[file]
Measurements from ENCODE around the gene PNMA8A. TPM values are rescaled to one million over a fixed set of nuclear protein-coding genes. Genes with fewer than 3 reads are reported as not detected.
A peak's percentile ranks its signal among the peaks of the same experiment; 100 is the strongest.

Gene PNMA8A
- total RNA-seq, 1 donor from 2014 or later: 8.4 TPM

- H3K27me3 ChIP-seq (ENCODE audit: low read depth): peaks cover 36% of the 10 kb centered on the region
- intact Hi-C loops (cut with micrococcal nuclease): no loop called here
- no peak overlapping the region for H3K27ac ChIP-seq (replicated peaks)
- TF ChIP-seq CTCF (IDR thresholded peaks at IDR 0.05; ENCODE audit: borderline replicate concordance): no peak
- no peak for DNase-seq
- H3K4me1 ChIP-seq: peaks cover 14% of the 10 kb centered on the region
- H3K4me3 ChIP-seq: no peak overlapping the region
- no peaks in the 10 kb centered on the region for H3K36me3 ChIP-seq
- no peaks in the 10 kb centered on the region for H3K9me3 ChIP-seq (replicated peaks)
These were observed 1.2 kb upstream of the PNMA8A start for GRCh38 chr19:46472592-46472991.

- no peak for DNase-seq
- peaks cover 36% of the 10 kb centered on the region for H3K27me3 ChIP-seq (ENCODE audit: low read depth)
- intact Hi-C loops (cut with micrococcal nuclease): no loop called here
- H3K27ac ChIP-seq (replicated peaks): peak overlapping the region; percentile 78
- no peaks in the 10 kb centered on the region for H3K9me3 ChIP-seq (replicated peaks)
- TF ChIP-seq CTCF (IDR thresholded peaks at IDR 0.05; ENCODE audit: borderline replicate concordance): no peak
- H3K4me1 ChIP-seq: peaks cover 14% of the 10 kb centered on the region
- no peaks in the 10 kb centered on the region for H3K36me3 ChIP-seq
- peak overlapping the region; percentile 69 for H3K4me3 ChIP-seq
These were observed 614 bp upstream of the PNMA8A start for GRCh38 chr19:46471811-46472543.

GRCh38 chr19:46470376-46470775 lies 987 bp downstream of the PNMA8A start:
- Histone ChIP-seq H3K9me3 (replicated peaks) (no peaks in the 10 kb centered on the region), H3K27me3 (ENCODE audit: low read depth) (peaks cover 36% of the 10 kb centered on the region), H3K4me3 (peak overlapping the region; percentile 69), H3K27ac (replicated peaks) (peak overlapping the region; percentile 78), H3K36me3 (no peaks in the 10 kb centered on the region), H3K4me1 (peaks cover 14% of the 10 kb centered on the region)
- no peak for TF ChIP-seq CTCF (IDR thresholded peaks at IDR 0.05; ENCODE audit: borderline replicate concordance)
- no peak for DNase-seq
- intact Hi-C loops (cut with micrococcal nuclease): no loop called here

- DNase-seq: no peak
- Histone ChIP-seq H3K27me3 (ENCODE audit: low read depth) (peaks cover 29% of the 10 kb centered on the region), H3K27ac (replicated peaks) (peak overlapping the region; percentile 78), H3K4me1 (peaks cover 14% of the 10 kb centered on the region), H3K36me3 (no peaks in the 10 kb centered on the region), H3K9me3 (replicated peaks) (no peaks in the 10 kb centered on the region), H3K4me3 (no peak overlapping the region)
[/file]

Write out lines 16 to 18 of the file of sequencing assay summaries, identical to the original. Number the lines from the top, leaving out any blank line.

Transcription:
- peaks cover 36% of the 10 kb centered on the region for H3K27me3 ChIP-seq (ENCODE audit: low read depth)
- intact Hi-C loops (cut with micrococcal nuclease): no loop called here
- H3K27ac ChIP-seq (replicated peaks): peak overlapping the region; percentile 78